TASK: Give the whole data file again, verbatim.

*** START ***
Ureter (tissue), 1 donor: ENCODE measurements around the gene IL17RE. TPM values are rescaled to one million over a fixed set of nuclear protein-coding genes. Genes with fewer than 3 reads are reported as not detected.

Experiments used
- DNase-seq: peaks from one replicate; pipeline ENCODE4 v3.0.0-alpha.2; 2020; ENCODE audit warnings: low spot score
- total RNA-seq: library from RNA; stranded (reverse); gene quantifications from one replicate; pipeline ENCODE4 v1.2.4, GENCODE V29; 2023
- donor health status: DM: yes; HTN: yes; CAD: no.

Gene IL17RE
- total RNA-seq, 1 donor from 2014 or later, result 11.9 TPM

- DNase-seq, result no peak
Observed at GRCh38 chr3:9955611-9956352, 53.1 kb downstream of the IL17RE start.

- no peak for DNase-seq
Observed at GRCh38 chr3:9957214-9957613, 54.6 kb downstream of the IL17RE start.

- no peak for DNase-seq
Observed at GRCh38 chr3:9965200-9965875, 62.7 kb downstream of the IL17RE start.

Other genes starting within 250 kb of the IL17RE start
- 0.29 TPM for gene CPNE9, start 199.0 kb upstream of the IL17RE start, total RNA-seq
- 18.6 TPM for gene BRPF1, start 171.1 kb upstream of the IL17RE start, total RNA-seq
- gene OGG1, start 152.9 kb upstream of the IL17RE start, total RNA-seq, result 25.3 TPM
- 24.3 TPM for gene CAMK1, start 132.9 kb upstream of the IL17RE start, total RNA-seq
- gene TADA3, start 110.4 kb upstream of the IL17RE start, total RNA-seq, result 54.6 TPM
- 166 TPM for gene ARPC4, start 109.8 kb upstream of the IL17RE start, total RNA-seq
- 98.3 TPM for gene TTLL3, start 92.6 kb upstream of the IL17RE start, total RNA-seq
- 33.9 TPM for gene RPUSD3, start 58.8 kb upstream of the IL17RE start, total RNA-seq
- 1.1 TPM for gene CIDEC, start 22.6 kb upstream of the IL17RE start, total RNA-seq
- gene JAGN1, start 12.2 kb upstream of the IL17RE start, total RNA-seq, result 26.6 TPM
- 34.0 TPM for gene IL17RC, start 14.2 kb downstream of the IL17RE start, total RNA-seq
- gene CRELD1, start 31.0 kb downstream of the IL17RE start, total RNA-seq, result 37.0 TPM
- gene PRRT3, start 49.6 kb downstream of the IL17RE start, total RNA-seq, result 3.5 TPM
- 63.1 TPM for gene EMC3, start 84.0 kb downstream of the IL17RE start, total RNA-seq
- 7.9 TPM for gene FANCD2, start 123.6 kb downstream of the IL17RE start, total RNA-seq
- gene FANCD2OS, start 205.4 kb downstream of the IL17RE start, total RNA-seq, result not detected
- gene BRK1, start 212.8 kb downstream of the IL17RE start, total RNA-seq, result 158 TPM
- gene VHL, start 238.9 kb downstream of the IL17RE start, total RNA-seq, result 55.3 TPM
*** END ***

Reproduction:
Ureter (tissue), 1 donor: ENCODE measurements around the gene IL17RE. TPM values are rescaled to one million over a fixed set of nuclear protein-coding genes. Genes with fewer than 3 reads are reported as not detected.

Experiments used
- DNase-seq: peaks from one replicate; pipeline ENCODE4 v3.0.0-alpha.2; 2020; ENCODE audit warnings: low spot score
- total RNA-seq: library from RNA; stranded (reverse); gene quantifications from one replicate; pipeline ENCODE4 v1.2.4, GENCODE V29; 2023
- donor health status: DM: yes; HTN: yes; CAD: no.

Gene IL17RE
- total RNA-seq, 1 donor from 2014 or later, result 11.9 TPM

- DNase-seq, result no peak
Observed at GRCh38 chr3:9955611-9956352, 53.1 kb downstream of the IL17RE start.

- no peak for DNase-seq
Observed at GRCh38 chr3:9957214-9957613, 54.6 kb downstream of the IL17RE start.

- no peak for DNase-seq
Observed at GRCh38 chr3:9965200-9965875, 62.7 kb downstream of the IL17RE start.

Other genes starting within 250 kb of the IL17RE start
- 0.29 TPM for gene CPNE9, start 199.0 kb upstream of the IL17RE start, total RNA-seq
- 18.6 TPM for gene BRPF1, start 171.1 kb upstream of the IL17RE start, total RNA-seq
- gene OGG1, start 152.9 kb upstream of the IL17RE start, total RNA-seq, result 25.3 TPM
- 24.3 TPM for gene CAMK1, start 132.9 kb upstream of the IL17RE start, total RNA-seq
- gene TADA3, start 110.4 kb upstream of the IL17RE start, total RNA-seq, result 54.6 TPM
- 166 TPM for gene ARPC4, start 109.8 kb upstream of the IL17RE start, total RNA-seq
- 98.3 TPM for gene TTLL3, start 92.6 kb upstream of the IL17RE start, total RNA-seq
- 33.9 TPM for gene RPUSD3, start 58.8 kb upstream of the IL17RE start, total RNA-seq
- 1.1 TPM for gene CIDEC, start 22.6 kb upstream of the IL17RE start, total RNA-seq
- gene JAGN1, start 12.2 kb upstream of the IL17RE start, total RNA-seq, result 26.6 TPM
- 34.0 TPM for gene IL17RC, start 14.2 kb downstream of the IL17RE start, total RNA-seq
- gene CRELD1, start 31.0 kb downstream of the IL17RE start, total RNA-seq, result 37.0 TPM
- gene PRRT3, start 49.6 kb downstream of the IL17RE start, total RNA-seq, result 3.5 TPM
- 63.1 TPM for gene EMC3, start 84.0 kb downstream of the IL17RE start, total RNA-seq
- 7.9 TPM for gene FANCD2, start 123.6 kb downstream of the IL17RE start, total RNA-seq
- gene FANCD2OS, start 205.4 kb downstream of the IL17RE start, total RNA-seq, result not detected
- gene BRK1, start 212.8 kb downstream of the IL17RE start, total RNA-seq, result 158 TPM
- gene VHL, start 238.9 kb downstream of the IL17RE start, total RNA-seq, result 55.3 TPM